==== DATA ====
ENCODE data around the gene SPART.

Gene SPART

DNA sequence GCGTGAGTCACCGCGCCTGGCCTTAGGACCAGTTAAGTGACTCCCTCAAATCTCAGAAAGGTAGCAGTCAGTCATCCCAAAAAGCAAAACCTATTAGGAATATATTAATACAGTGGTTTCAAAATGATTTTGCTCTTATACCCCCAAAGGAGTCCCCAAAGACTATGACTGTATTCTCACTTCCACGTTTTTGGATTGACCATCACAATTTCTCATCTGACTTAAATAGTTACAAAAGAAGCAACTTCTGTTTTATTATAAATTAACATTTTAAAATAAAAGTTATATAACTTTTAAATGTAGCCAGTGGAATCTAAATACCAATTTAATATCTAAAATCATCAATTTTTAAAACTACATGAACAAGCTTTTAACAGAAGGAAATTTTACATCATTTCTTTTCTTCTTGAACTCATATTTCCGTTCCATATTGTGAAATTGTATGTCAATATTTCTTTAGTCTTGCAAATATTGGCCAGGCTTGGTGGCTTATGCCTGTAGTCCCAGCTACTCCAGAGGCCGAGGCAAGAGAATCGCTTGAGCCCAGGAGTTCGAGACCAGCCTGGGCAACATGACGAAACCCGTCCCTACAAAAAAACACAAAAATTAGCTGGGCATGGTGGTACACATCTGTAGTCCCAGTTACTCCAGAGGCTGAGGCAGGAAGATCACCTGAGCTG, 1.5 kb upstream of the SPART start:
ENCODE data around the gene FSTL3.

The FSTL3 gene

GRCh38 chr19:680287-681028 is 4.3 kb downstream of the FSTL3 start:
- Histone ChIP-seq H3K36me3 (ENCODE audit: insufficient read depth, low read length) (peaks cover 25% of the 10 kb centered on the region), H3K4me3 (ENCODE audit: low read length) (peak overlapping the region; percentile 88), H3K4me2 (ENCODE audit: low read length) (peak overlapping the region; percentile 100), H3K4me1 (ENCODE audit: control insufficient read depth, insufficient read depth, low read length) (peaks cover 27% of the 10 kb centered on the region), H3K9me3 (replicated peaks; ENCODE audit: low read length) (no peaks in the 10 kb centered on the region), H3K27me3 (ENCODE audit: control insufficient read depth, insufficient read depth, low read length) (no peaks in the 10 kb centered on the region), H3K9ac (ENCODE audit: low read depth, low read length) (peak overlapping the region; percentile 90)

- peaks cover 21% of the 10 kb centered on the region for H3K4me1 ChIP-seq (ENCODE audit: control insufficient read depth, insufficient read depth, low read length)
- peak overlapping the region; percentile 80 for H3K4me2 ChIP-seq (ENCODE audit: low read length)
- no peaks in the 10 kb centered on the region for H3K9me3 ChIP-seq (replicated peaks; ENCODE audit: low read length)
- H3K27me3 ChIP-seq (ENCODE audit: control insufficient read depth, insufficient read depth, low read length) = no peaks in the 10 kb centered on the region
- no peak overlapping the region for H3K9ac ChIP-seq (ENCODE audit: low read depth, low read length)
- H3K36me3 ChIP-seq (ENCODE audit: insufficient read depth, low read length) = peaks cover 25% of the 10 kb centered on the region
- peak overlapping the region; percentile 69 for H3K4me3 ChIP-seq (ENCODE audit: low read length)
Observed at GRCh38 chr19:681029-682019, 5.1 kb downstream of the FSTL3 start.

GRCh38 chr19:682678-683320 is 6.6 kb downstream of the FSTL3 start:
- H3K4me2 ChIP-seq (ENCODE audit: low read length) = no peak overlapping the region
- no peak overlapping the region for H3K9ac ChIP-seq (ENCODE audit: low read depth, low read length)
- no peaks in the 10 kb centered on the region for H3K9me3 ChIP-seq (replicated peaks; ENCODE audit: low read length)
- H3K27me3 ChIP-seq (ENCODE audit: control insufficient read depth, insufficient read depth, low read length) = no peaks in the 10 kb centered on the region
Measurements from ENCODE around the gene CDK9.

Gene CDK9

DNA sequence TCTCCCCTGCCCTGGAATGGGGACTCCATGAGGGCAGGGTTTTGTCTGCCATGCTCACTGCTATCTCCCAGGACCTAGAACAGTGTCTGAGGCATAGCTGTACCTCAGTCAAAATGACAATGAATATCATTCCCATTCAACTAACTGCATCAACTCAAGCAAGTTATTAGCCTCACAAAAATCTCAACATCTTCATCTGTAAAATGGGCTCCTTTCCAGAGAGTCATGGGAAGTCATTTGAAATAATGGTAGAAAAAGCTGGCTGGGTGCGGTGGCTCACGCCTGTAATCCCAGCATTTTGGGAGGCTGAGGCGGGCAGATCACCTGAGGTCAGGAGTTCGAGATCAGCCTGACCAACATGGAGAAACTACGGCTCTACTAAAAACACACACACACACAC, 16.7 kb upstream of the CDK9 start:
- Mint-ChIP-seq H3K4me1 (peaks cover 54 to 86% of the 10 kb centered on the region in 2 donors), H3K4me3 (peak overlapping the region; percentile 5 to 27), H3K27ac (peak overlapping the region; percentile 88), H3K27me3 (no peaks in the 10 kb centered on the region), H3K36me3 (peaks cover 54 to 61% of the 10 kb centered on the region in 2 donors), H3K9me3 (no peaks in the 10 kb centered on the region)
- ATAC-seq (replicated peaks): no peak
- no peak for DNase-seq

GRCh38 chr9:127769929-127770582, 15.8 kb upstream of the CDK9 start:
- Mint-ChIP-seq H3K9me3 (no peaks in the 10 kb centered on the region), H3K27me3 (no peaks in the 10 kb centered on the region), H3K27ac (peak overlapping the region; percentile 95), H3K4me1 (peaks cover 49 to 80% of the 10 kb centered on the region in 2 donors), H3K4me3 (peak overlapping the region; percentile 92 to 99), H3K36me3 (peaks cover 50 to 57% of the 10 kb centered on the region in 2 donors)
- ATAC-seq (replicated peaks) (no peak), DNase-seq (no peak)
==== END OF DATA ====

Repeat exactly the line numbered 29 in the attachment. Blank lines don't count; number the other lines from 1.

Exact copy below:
- ATAC-seq (replicated peaks) (no peak), DNase-seq (no peak)